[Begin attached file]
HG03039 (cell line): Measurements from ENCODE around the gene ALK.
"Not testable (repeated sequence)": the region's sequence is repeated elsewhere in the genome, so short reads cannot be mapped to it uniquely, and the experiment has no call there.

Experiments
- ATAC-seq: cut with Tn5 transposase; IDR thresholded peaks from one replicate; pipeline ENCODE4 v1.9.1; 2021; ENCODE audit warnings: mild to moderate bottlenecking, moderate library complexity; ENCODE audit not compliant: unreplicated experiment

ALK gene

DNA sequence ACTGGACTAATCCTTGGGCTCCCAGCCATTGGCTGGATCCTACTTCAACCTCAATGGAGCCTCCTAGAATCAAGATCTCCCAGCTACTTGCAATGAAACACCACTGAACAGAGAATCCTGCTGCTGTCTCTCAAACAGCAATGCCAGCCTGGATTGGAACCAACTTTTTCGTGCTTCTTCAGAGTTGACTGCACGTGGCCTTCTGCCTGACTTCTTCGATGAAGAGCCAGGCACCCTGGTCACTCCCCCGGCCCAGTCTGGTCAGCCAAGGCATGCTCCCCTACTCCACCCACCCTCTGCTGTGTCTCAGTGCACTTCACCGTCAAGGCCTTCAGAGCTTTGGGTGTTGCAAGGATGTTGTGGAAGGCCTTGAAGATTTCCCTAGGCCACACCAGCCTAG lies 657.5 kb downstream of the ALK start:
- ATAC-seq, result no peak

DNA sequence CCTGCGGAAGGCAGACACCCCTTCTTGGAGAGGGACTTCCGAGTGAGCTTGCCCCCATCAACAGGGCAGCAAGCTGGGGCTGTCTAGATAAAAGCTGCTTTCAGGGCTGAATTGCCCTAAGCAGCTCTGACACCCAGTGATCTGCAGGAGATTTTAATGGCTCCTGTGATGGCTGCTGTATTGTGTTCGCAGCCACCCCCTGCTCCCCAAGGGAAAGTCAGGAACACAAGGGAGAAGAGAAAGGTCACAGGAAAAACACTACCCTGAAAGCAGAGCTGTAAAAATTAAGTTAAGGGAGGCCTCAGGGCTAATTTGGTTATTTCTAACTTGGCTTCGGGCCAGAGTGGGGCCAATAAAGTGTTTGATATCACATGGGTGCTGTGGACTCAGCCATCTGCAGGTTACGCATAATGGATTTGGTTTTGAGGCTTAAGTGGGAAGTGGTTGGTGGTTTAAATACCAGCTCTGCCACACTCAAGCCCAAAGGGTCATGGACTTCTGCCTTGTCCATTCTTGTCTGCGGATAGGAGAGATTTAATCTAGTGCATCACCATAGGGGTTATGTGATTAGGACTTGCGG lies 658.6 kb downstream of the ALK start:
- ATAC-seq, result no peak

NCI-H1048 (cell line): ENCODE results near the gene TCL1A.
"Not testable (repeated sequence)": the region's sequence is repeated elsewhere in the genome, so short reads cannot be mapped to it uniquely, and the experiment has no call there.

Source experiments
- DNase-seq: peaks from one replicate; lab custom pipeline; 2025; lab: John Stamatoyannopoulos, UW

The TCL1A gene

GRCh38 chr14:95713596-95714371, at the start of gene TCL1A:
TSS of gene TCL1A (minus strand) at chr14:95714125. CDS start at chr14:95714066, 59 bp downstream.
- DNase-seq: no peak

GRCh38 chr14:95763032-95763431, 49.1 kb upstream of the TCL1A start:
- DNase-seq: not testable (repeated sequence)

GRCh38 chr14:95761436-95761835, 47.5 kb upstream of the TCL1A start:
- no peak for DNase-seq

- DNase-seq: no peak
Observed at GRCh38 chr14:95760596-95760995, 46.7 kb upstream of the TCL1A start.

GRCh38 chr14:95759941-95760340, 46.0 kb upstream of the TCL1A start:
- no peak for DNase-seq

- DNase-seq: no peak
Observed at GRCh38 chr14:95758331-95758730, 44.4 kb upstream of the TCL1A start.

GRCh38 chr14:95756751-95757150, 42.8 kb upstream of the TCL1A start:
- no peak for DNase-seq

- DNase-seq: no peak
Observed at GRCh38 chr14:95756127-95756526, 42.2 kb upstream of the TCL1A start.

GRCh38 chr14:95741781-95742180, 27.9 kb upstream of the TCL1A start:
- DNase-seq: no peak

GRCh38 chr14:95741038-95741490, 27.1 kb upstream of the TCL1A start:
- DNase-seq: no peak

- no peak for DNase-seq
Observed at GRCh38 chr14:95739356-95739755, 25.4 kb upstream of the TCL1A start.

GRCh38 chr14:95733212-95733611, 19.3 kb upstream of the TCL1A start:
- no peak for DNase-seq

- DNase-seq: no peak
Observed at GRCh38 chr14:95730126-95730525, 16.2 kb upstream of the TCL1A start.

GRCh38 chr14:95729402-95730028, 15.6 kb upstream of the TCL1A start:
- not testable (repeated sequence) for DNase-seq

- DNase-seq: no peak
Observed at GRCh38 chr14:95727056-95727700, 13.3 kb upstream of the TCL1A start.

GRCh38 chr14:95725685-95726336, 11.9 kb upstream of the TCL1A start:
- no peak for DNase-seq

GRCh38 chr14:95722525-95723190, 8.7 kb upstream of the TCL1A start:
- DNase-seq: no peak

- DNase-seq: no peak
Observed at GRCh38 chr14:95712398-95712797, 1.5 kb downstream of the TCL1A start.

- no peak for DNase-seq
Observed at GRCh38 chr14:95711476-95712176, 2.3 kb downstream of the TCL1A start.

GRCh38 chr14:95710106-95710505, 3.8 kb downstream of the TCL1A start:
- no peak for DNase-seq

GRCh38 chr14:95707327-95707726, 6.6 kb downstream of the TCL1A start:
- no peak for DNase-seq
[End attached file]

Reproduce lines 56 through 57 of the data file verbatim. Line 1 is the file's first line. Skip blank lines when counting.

GRCh38 chr14:95707327-95707726, 6.6 kb downstream of the TCL1A start:
- no peak for DNase-seq